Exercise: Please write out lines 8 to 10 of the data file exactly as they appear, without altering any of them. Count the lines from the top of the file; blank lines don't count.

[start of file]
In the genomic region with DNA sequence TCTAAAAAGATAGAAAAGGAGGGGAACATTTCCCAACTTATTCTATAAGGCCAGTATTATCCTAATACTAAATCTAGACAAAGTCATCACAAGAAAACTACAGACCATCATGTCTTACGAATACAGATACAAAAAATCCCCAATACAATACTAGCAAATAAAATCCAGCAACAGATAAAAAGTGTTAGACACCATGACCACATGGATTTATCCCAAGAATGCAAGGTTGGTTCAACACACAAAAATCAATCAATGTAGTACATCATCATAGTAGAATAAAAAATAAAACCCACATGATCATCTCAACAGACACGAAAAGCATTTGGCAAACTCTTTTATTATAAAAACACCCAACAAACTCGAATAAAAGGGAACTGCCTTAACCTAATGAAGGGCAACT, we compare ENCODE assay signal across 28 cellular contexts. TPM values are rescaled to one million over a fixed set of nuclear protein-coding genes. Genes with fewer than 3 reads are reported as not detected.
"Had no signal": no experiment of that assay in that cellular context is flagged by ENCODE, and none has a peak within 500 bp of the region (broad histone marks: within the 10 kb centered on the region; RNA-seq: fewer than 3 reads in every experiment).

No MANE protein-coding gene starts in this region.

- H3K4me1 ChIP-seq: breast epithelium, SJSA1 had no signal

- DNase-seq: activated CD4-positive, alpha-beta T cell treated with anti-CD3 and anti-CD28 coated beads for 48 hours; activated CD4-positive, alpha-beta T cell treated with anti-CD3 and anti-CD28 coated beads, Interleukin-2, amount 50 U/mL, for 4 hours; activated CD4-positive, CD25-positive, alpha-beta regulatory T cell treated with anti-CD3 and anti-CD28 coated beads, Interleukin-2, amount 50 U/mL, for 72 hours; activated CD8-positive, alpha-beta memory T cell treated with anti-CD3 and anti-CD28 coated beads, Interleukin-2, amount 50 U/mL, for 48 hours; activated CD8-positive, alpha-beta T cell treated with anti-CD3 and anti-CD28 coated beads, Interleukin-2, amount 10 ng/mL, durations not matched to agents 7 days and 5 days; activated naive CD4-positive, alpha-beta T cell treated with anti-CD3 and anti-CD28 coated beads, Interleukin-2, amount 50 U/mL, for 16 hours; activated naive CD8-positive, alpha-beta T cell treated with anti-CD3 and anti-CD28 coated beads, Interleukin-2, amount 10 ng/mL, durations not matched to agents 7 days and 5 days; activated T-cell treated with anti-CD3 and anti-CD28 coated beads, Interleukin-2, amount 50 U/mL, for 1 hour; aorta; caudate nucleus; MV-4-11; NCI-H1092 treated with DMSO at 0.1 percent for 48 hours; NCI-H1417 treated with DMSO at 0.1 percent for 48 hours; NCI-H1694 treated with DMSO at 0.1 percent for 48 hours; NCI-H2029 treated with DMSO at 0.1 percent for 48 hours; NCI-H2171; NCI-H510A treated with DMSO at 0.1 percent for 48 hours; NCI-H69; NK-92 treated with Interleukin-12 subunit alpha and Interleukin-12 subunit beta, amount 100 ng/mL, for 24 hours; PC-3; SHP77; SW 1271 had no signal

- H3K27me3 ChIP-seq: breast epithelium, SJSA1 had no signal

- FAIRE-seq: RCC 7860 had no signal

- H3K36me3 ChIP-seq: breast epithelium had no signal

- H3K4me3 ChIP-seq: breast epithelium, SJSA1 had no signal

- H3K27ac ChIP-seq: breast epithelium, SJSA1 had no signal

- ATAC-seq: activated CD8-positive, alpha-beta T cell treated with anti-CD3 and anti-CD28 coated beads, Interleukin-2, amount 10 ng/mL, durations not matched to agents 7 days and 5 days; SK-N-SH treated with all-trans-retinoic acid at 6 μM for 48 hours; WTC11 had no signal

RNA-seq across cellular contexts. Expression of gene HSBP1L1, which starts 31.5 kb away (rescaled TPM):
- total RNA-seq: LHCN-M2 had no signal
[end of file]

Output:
- H3K36me3 ChIP-seq: breast epithelium had no signal

- H3K4me3 ChIP-seq: breast epithelium, SJSA1 had no signal

- H3K27ac ChIP-seq: breast epithelium, SJSA1 had no signal